Heat pumps can keep a home cool and comfortable in the summer and heat a home without fossil fuels in the winter more efficiently than other heating and cooling options, according to a recent study by Rocky Mountain Institute (RMI).
RMI modeled the performance of several cooling options for a Seattle home during a record three-day heat wave in June 2021. The study compared performance of an air-source heat pump, a typical AC unit, and a higher capacity AC unit.
The heat pump could maintain a comfortable and safe indoor air temperature during extreme heat, costing $228 less per year to operate than a dual fuel cooling and heating system (AC unit and gas furnace). CO2 emissions would be about 25% less for the home when it operates with the heat pump compared to a high-capacity AC system and furnace.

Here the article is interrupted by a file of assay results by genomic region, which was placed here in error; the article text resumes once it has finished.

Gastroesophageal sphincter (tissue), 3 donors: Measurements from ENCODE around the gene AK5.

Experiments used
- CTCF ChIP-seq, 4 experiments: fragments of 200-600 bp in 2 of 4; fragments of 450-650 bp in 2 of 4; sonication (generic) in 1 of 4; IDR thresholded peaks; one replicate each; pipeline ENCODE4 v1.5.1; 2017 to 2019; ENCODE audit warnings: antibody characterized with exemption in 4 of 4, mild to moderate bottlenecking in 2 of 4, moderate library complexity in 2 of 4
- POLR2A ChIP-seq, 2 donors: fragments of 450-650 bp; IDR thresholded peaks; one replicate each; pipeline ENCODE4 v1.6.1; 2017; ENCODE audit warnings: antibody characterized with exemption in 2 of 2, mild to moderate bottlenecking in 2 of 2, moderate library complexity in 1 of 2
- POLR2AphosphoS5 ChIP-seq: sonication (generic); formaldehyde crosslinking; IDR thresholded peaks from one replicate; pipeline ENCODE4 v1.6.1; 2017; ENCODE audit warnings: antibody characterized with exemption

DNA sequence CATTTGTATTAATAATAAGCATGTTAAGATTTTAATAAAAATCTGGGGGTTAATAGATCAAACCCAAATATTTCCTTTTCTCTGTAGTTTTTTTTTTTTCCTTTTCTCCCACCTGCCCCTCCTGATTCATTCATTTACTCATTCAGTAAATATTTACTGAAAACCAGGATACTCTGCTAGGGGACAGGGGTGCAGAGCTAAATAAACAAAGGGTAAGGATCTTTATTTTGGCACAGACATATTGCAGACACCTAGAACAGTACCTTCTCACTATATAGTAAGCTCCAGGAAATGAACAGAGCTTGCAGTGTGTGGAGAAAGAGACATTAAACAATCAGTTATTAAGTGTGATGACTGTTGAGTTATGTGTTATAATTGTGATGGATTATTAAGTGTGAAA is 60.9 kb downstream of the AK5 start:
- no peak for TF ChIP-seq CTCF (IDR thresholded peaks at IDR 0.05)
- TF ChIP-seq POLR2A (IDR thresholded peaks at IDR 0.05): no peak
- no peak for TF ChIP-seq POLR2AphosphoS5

The economics and efficiency of heat pumps make the case for incentivizing them to not only meet the increased demand for AC, but as a strategy for reducing carbon emissions and meeting climate action goals, RMI says. “Once a homeowner installs their first central AC unit, it’s a missed opportunity to get polluting fossil fuel or inefficient electric resistance heating out of the home for at least 15 years,” RMI says.